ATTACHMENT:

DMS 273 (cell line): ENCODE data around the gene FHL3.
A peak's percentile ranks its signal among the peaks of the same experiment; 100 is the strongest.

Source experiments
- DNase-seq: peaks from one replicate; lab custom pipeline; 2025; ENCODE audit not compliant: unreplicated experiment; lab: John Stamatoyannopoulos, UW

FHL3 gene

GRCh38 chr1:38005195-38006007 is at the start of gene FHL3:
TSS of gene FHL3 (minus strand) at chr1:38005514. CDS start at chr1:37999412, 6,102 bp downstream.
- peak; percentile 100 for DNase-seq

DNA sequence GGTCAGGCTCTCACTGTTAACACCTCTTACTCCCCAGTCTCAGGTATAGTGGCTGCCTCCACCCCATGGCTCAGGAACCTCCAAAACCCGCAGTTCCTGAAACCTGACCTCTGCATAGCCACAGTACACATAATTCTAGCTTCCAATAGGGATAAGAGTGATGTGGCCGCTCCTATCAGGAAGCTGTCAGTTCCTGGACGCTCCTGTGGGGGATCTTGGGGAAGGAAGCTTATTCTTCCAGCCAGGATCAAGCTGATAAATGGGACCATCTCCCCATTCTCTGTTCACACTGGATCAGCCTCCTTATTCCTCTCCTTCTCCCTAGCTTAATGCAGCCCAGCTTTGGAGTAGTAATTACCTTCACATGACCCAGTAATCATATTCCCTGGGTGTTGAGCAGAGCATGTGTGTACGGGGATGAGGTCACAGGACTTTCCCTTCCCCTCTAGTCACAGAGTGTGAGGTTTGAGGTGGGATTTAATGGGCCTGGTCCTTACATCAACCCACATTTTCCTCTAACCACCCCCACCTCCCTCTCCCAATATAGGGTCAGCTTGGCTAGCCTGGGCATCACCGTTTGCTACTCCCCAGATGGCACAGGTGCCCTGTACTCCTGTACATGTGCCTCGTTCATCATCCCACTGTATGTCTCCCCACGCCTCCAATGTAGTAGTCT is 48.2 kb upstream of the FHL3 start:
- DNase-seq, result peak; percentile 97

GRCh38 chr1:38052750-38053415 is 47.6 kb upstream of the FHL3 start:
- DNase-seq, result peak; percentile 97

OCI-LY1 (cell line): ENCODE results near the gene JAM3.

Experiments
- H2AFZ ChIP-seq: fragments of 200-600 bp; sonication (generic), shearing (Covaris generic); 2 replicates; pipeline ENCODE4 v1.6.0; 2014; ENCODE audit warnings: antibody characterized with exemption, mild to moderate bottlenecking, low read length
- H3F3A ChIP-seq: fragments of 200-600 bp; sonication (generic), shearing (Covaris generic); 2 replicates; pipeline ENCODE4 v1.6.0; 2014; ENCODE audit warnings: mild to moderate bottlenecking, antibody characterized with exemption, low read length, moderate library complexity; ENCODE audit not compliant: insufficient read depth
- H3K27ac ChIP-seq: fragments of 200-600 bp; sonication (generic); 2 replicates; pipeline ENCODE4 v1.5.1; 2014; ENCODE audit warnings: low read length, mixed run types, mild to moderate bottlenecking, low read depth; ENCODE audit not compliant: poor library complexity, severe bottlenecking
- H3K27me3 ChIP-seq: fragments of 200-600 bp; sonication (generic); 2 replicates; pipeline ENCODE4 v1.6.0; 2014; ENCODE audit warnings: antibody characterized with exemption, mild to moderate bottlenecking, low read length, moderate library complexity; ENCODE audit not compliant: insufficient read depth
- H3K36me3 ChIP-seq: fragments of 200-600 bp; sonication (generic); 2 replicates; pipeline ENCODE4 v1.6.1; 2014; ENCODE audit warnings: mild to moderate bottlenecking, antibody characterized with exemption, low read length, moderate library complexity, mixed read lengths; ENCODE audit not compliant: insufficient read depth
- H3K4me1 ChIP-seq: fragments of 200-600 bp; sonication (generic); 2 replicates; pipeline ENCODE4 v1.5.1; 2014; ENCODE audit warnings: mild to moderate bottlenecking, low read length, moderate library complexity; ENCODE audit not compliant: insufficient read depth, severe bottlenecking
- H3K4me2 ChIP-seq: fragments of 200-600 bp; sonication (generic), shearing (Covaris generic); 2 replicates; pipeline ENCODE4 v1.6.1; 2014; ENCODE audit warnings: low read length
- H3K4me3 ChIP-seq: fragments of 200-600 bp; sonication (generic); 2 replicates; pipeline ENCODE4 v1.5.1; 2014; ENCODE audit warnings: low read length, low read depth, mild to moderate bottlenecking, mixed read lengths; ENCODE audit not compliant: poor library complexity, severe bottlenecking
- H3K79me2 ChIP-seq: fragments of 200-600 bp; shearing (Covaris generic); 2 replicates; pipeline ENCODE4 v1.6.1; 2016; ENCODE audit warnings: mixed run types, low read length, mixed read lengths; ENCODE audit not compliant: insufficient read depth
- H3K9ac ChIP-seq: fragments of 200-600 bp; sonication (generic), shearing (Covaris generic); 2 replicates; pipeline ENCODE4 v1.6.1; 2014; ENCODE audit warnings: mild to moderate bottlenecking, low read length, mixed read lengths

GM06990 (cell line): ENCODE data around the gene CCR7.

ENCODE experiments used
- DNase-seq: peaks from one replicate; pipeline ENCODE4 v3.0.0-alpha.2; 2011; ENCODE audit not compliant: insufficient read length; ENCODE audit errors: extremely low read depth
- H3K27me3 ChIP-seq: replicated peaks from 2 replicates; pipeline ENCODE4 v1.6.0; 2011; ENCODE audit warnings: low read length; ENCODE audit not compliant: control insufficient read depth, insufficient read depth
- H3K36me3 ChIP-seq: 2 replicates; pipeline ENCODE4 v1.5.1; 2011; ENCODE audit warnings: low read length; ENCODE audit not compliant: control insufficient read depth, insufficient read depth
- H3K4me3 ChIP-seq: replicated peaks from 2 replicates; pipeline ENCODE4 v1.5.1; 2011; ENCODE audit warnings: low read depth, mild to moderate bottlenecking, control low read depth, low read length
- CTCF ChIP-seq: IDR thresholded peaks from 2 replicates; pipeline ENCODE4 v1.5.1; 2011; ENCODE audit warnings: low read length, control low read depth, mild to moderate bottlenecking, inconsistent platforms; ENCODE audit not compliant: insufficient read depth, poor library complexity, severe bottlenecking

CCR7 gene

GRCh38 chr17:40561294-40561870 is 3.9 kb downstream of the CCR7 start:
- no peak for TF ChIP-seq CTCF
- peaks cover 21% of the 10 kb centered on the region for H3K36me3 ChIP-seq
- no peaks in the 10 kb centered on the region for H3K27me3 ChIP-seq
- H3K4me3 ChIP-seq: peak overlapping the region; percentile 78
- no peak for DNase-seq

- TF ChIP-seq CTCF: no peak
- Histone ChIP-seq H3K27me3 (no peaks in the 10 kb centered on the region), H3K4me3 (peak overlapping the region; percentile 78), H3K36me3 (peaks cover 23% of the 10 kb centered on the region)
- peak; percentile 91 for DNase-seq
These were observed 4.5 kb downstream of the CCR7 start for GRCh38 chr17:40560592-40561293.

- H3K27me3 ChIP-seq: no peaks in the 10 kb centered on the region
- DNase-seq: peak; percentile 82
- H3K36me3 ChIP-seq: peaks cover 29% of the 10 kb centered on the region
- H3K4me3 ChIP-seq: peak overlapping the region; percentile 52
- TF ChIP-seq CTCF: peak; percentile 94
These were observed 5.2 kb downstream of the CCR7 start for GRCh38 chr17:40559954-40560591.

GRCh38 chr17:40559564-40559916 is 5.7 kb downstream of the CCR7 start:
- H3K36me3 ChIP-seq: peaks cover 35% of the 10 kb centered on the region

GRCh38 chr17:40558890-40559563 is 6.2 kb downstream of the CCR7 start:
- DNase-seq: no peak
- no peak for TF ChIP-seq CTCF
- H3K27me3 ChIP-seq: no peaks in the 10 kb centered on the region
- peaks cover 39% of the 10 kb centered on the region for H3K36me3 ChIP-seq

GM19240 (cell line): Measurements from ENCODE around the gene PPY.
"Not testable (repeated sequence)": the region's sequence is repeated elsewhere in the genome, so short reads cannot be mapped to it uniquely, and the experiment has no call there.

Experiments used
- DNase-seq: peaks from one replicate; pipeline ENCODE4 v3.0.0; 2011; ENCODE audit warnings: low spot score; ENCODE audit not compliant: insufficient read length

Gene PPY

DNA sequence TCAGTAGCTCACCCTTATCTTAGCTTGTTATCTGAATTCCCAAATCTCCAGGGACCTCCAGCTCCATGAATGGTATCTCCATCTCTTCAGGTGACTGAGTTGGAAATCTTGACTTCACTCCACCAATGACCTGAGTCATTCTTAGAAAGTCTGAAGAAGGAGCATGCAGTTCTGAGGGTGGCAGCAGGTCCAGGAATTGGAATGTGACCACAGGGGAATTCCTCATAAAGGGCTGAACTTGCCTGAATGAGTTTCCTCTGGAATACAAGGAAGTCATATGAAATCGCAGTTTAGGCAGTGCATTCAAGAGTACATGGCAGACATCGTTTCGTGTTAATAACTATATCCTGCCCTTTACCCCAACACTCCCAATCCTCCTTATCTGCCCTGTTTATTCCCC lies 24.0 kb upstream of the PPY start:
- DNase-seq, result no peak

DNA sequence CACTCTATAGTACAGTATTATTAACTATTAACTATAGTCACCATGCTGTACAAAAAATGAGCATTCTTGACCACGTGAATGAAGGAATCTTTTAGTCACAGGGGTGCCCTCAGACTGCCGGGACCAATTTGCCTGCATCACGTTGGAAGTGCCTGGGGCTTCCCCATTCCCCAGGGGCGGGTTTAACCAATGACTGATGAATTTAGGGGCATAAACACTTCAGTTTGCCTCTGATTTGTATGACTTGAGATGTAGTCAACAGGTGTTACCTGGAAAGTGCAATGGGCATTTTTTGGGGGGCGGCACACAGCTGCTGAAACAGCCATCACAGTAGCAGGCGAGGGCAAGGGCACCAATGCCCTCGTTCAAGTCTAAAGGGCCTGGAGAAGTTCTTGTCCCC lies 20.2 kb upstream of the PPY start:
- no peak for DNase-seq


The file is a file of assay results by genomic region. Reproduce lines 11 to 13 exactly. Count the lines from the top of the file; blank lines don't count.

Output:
GRCh38 chr1:38052750-38053415 is 47.6 kb upstream of the FHL3 start:
- DNase-seq, result peak; percentile 97

OCI-LY1 (cell line): ENCODE results near the gene JAM3.